A report, published by Public Health England (PHE), gives a progress update on the government sugar reduction programme.
Prof Susan Jebb, Professor of Diet and Population Health, University of Oxford, said:
“This report on progress in the second year of the sugar reduction programme reinforces findings from year one. The progress to cut sugar consumed from sugary drinks is impressive (-28.8%). This is a result of reformulation by manufacturers and changes in purchasing patterns. Overall the reduction in sugars consumed in foods is woeful – a 2.9% reduction since 2015, making the chances of a 20% reduction by 2020 – which is next year – look wildly ambitious. That said, progress across different categories is mixed, with promising reductions in breakfast cereals (-8.5%) and yogurts (-10.3%), but no real change in chocolate confectionary and an increase in sweets.
“Why the difference between foods and drinks? Drinks are much easier to reformulate and to swap sugars for non-nutritive sweeteners and thanks to the soft drink industry levy (SDIL) there has been a financial incentive for companies to do so. Consumers have started to make different choices too as they see the price advantages to choosing low sugar options perhaps reinforced by the discussions related to the SDIL that have highlighted the harms of sugary drinks. The evidence is clear – the SDIL is working to reduce purchases of sugars from drinks.
“But it’s hard for businesses to take the sugar out of sweets and reformulation is not going to be the answer. We need a new approach if we are serious about reducing sugar (and calories) from confectionary. This can’t be left to businesses, we need new policies to persuade people to eat less, or to stop encouraging them to eat more. Taxes may not be popular, but they work to change purchasing behaviours and we have estimated that the effects of a tax on high sugar snacks will be greater than a similar sized tax on sugary drinks (Scheelbeek PFD, Cornelsen L, Marteau TM, Jebb SA, Smith RD. BMJ. 2019 Sep 4;366:l4786. doi: 10.1136/bmj.l4786.). Restricting advertising and promotions on sugary foods also holds promise to reduce purchasing.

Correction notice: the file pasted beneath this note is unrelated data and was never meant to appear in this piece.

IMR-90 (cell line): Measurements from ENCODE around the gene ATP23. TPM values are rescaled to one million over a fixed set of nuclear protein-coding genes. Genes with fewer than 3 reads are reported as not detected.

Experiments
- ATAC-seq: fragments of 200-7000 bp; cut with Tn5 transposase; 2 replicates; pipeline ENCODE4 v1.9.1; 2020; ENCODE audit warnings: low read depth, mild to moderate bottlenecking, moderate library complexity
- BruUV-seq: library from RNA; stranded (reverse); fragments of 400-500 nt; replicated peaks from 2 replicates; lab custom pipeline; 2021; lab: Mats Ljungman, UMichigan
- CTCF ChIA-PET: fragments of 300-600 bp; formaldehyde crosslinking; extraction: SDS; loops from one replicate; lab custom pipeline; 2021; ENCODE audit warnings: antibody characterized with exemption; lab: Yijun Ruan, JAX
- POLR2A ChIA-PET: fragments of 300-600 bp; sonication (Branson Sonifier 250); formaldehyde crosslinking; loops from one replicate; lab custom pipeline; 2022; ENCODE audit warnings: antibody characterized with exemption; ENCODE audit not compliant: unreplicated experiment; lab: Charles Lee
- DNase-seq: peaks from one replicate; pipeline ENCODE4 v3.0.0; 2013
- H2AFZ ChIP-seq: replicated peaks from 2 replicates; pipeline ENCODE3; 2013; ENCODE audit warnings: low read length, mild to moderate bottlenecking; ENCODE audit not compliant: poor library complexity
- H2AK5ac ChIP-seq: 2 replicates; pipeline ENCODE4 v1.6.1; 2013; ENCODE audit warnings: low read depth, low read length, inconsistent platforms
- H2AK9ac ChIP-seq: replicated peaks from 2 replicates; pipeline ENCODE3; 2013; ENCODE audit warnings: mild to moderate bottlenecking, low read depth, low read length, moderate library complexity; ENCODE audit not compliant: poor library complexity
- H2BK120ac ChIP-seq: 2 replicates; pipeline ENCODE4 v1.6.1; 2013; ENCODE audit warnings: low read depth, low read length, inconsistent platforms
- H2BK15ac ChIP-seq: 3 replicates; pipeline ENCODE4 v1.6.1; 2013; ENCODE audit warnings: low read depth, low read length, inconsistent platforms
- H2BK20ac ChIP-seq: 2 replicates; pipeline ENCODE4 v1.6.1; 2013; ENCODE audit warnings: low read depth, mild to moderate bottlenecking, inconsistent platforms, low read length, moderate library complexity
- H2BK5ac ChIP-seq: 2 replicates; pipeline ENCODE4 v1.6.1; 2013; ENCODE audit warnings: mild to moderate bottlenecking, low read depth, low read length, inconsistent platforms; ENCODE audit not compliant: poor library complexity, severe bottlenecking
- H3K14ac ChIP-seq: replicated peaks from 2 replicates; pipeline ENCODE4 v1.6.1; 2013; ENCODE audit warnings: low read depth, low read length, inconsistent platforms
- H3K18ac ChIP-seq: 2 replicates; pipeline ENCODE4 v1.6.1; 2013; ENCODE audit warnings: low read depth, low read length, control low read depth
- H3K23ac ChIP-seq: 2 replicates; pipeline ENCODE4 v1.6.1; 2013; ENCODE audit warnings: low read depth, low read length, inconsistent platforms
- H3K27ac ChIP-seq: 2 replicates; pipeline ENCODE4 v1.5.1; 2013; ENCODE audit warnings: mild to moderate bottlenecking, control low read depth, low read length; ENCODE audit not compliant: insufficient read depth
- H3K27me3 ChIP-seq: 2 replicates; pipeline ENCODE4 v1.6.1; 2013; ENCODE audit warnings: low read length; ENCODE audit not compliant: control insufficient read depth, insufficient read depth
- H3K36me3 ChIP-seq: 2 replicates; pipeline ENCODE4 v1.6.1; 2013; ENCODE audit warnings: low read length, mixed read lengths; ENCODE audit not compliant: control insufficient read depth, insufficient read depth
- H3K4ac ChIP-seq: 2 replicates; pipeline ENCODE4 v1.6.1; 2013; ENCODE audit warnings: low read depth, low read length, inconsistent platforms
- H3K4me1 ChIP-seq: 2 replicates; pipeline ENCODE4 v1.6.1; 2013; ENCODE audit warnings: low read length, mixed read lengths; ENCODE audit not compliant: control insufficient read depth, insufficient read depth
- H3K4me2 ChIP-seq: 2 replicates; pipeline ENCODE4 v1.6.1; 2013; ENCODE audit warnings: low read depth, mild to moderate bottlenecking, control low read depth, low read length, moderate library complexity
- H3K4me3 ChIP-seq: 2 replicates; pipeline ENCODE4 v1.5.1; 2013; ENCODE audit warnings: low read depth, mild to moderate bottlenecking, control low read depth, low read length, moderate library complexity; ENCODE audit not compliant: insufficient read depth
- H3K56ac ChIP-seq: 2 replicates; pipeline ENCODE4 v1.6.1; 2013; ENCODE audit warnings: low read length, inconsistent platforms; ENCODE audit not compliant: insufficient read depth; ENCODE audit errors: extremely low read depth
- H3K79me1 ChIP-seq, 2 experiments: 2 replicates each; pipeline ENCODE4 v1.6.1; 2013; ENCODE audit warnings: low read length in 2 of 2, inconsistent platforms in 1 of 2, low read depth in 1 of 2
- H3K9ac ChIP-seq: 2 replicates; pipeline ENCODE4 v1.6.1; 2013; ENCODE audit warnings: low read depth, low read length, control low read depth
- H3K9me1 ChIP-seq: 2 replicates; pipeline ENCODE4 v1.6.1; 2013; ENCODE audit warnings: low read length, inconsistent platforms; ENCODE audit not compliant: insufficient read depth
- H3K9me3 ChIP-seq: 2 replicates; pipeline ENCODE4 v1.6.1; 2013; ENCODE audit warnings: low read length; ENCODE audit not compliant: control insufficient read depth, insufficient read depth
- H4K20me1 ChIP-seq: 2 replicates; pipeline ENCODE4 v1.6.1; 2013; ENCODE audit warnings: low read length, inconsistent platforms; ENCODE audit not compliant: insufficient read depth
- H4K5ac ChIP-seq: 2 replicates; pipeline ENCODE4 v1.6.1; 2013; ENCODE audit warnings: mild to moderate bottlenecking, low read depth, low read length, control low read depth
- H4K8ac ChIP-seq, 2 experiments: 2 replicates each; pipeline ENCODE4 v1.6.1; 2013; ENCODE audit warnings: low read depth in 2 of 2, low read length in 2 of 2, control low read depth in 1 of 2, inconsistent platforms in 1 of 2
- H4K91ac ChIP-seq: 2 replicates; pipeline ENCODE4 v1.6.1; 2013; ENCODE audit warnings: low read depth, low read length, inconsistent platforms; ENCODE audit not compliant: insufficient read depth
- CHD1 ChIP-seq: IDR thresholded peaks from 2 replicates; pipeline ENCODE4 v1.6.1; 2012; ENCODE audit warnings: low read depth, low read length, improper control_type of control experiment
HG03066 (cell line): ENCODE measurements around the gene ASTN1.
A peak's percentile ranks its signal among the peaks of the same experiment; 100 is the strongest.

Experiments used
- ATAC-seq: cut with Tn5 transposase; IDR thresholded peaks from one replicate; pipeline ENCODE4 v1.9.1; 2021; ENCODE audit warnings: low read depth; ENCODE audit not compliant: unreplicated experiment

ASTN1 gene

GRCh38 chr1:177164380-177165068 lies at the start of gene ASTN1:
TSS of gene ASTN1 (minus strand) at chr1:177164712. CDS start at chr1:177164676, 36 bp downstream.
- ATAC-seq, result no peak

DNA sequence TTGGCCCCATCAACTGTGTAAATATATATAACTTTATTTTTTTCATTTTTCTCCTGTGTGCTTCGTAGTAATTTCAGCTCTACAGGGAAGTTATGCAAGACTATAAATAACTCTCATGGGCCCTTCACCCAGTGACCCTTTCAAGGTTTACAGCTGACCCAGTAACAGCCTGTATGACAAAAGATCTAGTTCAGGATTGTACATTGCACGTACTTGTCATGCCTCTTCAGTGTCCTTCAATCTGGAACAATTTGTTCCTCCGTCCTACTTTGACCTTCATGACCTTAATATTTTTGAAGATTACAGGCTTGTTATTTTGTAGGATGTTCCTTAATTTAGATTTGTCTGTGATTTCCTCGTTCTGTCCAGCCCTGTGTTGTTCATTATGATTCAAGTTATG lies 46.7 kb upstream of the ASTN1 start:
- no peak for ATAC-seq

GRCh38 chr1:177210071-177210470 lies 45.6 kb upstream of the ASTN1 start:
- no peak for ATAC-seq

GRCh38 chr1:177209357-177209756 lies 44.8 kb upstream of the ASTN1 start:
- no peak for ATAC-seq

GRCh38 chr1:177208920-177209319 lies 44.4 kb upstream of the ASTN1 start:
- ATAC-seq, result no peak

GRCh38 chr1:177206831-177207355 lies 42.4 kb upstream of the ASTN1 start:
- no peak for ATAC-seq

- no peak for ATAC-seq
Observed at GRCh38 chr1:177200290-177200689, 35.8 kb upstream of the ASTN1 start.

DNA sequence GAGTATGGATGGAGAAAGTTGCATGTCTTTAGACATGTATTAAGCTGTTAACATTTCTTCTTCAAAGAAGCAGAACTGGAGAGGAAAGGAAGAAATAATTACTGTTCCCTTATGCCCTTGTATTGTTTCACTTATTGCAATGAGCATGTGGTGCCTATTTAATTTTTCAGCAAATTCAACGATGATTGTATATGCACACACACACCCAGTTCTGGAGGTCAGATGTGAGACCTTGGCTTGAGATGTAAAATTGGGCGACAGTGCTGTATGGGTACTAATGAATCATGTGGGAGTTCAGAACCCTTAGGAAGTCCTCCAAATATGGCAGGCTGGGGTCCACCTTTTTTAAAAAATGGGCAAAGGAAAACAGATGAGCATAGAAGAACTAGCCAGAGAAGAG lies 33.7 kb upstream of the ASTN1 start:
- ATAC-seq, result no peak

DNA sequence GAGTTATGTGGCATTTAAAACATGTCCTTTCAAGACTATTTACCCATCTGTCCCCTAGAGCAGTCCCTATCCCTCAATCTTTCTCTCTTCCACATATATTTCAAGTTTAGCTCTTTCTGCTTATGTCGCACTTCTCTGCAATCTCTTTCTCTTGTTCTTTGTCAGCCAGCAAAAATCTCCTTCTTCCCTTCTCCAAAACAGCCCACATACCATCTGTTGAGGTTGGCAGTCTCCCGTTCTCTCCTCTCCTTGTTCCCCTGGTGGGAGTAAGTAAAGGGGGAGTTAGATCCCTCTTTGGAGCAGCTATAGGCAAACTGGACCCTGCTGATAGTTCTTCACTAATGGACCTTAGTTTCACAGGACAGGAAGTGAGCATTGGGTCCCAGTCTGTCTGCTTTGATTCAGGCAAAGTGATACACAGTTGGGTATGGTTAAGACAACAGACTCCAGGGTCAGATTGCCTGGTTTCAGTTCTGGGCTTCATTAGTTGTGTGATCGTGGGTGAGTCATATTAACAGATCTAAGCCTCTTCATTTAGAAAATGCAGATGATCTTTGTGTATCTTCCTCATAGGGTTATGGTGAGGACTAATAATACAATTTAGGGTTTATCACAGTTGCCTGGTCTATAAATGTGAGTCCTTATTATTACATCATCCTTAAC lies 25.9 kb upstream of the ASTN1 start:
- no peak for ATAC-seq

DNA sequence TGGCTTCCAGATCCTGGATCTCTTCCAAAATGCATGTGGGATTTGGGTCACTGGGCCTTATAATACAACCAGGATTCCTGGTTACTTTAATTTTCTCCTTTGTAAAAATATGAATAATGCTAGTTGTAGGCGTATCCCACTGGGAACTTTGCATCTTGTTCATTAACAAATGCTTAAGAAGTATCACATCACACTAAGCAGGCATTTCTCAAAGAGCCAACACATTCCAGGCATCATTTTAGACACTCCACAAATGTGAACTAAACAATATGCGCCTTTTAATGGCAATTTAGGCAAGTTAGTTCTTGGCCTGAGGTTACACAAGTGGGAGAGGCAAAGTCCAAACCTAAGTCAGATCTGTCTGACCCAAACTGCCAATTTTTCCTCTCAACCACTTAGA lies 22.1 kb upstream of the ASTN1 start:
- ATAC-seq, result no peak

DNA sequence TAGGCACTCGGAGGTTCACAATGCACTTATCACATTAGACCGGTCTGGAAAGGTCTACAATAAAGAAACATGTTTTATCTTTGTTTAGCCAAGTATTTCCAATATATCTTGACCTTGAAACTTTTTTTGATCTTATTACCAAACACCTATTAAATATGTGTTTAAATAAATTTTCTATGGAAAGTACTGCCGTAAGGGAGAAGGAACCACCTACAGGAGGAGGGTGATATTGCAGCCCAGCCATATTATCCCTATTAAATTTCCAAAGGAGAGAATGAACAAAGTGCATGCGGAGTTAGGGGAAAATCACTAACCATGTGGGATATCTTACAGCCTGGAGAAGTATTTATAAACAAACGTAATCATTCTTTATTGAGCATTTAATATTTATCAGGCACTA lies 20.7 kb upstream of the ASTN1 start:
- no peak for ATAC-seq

“Obesity in children and adults continues to increase; harming health and stretching NHS resources. Reducing energy intake is crucial to prevent further excess weight gain. Today’s report is important because it shows clearly that urgent action is needed if there is to be any hope of reaching the 2020 target of a 20% cut in sugar. We need to act now, not wait to fail in 2020.”
Prof Russell Viner, President of the Royal College of Paediatrics and Child Health, said:
“Today’s findings are a mixed bag. The soft drinks levy is a success story and shows that government can make a significant difference when it compels the food industry to act in the interests of child health.
“On the other hand – the results of the voluntary sugar reduction programme reveal the limits of self-regulation. While there are pockets of progress, industry is largely asleep at the wheel. It is time for a wake-up call. One in three children are overweight or obese by age 11 and the food industry has a major role to play in helping us turn this around.
“If industry fails to act for child health, then we look forward to the introduction of mandatory sugar reduction targets in 2020.”
Prof Susan Jebb: Susan was the independent Chair of the Public Health Responsibility Deal from 2011 to 2015, and chaired the Expert Advisory Group on Obesity 2007 to 2011.
None others received.